United States District Court, D. New Jersey
SALAHUDDIN F. SMART, Plaintiff,
GLOBAL TELECOMMUNICATIONS, INC., et al., Defendants. SALAHUDDIN F. SMART, Plaintiff,
RESORTS CASINO & HOTEL, et al., Defendants. SALAHUDDIN F. SMART, Plaintiff,
TROPICANA CASINO AND HOTEL, et al., Defendants.
B. KUGLER UNITED STATES DISTRICT JUDGE.
Salahuddin F. Smart is presently confined at the Camden
County Department of Corrections Facility, in Camden, New
Jersey. He seeks to bring the following civil actions, case
numbers 18-17684, 18-14849, and 18-14844 in forma
pauperis,  without prepayment of fees or security,
asserting claims pursuant to 42 U.S.C. § 1983. The
Prison Litigation Reform Act of 1995 (the “Act”),
which amends 28 U.S.C. § 1915, establishes certain
financial requirements for prisoners who are attempting to
bring a civil action in forma pauperis.
the Act, a prisoner bringing a civil action in forma
pauperis must submit an affidavit, including a statement
of all assets, which states that the prisoner is unable to
pay the fee. 28 U.S.C. § 1915(a)(1). The prisoner also
must submit a certified copy of his inmate trust fund account
statement for the six-month period immediately preceding the
filing of his complaint. 28 U.S.C. § 1915(a)(2). The
prisoner must obtain this statement from the appropriate
official of each prison at which he was or is confined.
entire fee to be paid in advance of filing a civil complaint
is $400. That fee includes a filing fee of $350 plus an
administrative fee of $50, for a total of $400. A prisoner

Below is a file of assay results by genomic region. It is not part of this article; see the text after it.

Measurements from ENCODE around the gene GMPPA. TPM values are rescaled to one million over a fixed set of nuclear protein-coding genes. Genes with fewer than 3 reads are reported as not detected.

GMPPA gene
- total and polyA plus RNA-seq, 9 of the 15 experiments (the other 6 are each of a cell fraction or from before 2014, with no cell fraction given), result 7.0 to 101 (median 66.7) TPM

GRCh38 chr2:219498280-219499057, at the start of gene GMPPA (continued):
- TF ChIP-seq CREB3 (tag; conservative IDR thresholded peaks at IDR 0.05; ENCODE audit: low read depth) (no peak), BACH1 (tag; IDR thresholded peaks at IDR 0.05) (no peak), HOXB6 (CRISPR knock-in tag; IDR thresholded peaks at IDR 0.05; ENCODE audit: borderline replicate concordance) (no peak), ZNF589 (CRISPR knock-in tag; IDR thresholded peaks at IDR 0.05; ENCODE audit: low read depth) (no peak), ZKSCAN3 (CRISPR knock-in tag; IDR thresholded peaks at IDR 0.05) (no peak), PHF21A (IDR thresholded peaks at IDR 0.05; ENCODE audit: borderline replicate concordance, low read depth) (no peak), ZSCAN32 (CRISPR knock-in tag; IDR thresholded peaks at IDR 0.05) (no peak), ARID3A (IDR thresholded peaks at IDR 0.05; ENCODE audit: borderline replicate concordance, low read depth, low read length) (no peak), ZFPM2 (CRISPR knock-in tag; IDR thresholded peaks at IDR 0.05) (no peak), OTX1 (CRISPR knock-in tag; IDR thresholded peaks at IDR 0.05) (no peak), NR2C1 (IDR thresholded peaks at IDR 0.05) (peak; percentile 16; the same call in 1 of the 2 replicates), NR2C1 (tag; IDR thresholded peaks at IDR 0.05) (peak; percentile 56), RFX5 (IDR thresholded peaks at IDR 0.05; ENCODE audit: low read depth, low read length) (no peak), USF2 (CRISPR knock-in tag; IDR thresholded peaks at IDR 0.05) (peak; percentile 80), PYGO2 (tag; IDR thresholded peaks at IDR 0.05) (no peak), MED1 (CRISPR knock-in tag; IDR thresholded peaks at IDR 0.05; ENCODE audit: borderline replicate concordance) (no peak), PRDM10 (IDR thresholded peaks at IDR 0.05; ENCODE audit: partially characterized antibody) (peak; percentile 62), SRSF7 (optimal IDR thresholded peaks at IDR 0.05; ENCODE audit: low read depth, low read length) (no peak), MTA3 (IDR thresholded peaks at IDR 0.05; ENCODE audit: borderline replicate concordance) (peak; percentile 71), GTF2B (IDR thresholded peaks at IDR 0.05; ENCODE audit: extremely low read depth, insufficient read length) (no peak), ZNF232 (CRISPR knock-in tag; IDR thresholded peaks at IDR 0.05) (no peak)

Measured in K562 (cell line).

who is granted in forma pauperis status will,
instead, be assessed a filing fee of $350 and will not be
responsible for the $50 administrative fee. If in forma
pauperis status is denied, the prisoner must pay the
full $400, including the $350 filing fee and the $50
administrative fee, before the complaint will be filed.
prisoner is granted in forma pauperis status, the
prisoner must pay the full amount of the $350 filing fee as
follows. 28 U.S.C. § 1915(b)(1). In each month that the
amount in the prisoner's account exceeds $10.00, until
the $350.00 filing fee is paid, the agency having custody of
the prisoner shall assess, deduct from the prisoner's
account, and forward to the Clerk of the Court, payment equal
to 20% of the preceding month's income credited to the
prisoner's account. 28 U.S.C. § 1915(b)(2).
may not have known when he submitted his complaints that he
must pay the filing fee, and that even if the full filing
fee, or any part of it, has been paid, the Court must dismiss
the case if it finds that the action is: (1) frivolous or
malicious; (2) fails to state a claim upon which relief may
be granted; or (3) seeks monetary relief against a defendant
who is immune from such relief. 28 U.S.C. §
1915(e)(2)(B). If the Court dismisses the case for any of
these reasons, the Act does not permit the prisoner to get
his filing fee back.
of these actions, Plaintiff has submitted an application to
proceed in forma pauperis but has failed to submit a
certified copy of his inmate trust fund account statement for
the six-month period immediately preceding the filing of his
respective complaints. 28 U.S.C. § 1915(a)(2). In civil
actions 18-14849 and 18-14844, Plaintiff contends or implies
that jail officials refused to provide him with a certified
at this time, the Court would give Plaintiff an opportunity
to submit complete applications to proceed in forma
pauperis, or set forth in an affidavit the dates, times,
and circumstances, in which officials refused to provide him
with a certified trust account statement. Ross v. Mercer
Cty. Correction Ctr., No. 08-5763, 2009 WL 559798, at *1
(D.N.J. Mar. 3, 2009). For the reasons that follow, however,